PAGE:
Zimbabwe

1.6m Zimbabweans need food aid

2012-07-27 13:08
<a href=\\\\\\\\\\\\\\\\\\\\\\\\\\\\\\\\http://www.shutterstock.com\\\\\\\\\\\\\\\\\\\\\\\\\\\\\\\\>Shuttertstock</a>

Shuttertstock

Multimedia   ·   User Galleries   ·   News in Pictures Send us your pictures  ·  Send us your stories

Special Report

Zimbabwe won't starve, VP Mphoko insists
Zimbabwe won't starve, VP Mphoko insists

Zimbabwean Vice President Phelekezela Mphoko says the country won’t starve, despite reports this week that at least 1.5 million people are at risk of going hungry after a fall in the maize production.

Harare - About 1.6 million of Zimbabwe's estimated 12 million people will need food aid during the peak of the dry season due to poor harvests, the UN World Food Programme said on Friday.

The number is 60% higher than the one million who needed food assistance last year, with most of them living in rural areas.

"The United Nations World Food Programme and our partners are gearing up to respond to this large rise in food needs," said WFP country director Felix Bamezon.

"Our field staff are already reporting signs of distress in rural areas, including empty granaries and farmers selling off their livestock to make ends meet."

The WFP said its $119m aid programme, meant to run through to March next year, is facing an $87m shortfall.

The food aid agency said this year's cereal harvest was about one million tons, one-third lower than last year and the lowest since 2009.

"The impact will be felt hardest at the peak of the hunger season, from January to March next year," the WFP said.

"WFP's seasonal assistance programme normally starts in October, but rural people already feeling the effects of the drought."

The "hungry season" is the period when the harvested food runs out, months before the next harvest begins.

Food shortages are being blamed on erratic rainfall and dry spells, limited access to seeds and fertilisers, a reduction in the planted area, poor farming practices and inadequate crop diversification.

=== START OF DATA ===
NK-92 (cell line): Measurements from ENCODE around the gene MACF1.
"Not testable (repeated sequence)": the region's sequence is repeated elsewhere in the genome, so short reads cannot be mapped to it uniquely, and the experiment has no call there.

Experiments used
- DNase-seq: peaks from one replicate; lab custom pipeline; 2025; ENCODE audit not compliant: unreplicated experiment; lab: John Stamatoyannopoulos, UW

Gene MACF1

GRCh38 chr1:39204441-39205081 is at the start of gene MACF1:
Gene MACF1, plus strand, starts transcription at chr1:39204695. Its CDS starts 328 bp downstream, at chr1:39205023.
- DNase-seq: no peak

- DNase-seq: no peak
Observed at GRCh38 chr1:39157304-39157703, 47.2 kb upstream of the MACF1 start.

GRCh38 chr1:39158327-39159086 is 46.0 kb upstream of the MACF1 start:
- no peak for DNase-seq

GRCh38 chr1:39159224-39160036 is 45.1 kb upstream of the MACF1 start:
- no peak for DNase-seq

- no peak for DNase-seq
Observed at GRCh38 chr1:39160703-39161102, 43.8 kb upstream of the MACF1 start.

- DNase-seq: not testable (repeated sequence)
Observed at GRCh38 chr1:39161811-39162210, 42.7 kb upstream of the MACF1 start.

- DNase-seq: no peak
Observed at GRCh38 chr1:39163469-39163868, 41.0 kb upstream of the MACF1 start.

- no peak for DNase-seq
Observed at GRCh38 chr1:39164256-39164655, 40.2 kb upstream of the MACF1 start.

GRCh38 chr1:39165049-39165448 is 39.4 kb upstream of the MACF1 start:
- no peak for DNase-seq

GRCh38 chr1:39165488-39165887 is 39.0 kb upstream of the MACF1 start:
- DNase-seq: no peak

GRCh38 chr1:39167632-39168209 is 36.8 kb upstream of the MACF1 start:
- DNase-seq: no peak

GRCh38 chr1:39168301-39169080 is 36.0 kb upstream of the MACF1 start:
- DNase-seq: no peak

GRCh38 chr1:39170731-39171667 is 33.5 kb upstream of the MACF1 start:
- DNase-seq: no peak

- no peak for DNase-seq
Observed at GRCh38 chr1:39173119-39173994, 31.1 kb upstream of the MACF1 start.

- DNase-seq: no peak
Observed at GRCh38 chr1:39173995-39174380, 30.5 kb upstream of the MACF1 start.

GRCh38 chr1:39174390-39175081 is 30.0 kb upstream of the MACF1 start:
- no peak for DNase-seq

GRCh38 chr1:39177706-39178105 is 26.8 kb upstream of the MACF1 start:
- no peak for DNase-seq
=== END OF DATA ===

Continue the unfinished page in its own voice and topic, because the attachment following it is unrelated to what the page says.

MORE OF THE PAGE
The worst-hit areas are the chronically dry regions of southern Zimbabwe.

Once a regional breadbasket, Zimbabwe has been facing perennial food shortages in recent years following a slump in food production blamed partly on President Robert Mugabe's controversial land reforms which saw the seizure of white-owned farms for re-allocation to landless blacks.

The majority of the beneficiaries lacked the skills and means for large-scale farming, and were given little support from the government.

Read more on:    wfp  |  robert mugabe  |  zimbabwe  |  southern africa
NEXT ON NEWS24X

SHARE:

Read News24’s Comments Policy

24.com publishes all comments posted on articles provided that they adhere to our Comments Policy. Should you wish to report a comment for editorial review, please do so by clicking the 'Report Comment' button to the right of each comment.

Comment on this story
79 comments
Add your comment
Comment 0 characters remaining

Inside News24

 
/News
Traffic Alerts
Horoscopes
Aquarius
Aquarius

There is a strong desire to connect and participate in group related gatherings. You may feel the need to bond or connect with a...read more

There are new stories on the homepage. Click here to see them.
 
English
Afrikaans
isiZulu

Hello 

Create Profile

Creating your profile will enable you to submit photos and stories to get published on News24.


Please provide a username for your profile page:

This username must be unique, cannot be edited and will be used in the URL to your profile page across the entire 24.com network.

Settings

Location Settings

News24 allows you to edit the display of certain components based on a location. If you wish to personalise the page based on your preferences, please select a location for each component and click "Submit" in order for the changes to take affect.




Facebook Sign-In

Hi News addict,

Join the News24 Community to be involved in breaking the news.

Log in with Facebook to comment and personalise news, weather and listings.